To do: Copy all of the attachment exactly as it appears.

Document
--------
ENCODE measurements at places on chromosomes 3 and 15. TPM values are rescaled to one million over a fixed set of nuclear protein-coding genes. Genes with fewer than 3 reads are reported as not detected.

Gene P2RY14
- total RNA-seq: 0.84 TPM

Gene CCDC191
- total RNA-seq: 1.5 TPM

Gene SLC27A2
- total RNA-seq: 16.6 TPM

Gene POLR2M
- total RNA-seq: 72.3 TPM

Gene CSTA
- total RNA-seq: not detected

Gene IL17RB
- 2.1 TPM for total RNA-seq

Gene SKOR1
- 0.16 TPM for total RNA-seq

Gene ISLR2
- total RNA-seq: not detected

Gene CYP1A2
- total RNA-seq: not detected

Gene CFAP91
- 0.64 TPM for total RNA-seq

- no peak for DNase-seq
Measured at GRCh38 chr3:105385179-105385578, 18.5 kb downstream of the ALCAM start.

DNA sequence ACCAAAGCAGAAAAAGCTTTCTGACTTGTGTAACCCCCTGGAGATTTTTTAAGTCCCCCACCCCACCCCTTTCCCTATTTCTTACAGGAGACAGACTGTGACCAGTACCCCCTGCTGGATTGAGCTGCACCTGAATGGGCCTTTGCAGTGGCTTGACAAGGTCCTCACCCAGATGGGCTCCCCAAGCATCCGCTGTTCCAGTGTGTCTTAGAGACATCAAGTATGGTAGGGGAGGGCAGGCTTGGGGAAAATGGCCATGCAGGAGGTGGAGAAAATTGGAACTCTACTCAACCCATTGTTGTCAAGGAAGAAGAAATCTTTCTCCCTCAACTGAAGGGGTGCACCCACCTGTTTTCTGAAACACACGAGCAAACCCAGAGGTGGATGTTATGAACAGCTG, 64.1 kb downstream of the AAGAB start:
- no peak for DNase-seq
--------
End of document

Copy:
ENCODE measurements at places on chromosomes 3 and 15. TPM values are rescaled to one million over a fixed set of nuclear protein-coding genes. Genes with fewer than 3 reads are reported as not detected.

Gene P2RY14
- total RNA-seq: 0.84 TPM

Gene CCDC191
- total RNA-seq: 1.5 TPM

Gene SLC27A2
- total RNA-seq: 16.6 TPM

Gene POLR2M
- total RNA-seq: 72.3 TPM

Gene CSTA
- total RNA-seq: not detected

Gene IL17RB
- 2.1 TPM for total RNA-seq

Gene SKOR1
- 0.16 TPM for total RNA-seq

Gene ISLR2
- total RNA-seq: not detected

Gene CYP1A2
- total RNA-seq: not detected

Gene CFAP91
- 0.64 TPM for total RNA-seq

- no peak for DNase-seq
Measured at GRCh38 chr3:105385179-105385578, 18.5 kb downstream of the ALCAM start.

DNA sequence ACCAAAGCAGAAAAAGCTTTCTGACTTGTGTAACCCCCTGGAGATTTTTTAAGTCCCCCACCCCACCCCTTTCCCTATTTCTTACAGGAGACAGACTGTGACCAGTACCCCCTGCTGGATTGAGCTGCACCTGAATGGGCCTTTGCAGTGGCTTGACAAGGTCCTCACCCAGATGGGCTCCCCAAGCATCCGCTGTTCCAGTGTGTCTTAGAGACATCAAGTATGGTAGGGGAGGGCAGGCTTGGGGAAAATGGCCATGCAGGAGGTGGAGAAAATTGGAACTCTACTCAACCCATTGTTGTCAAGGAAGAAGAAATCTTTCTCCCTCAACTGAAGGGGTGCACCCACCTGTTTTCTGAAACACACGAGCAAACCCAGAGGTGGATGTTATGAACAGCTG, 64.1 kb downstream of the AAGAB start:
- no peak for DNase-seq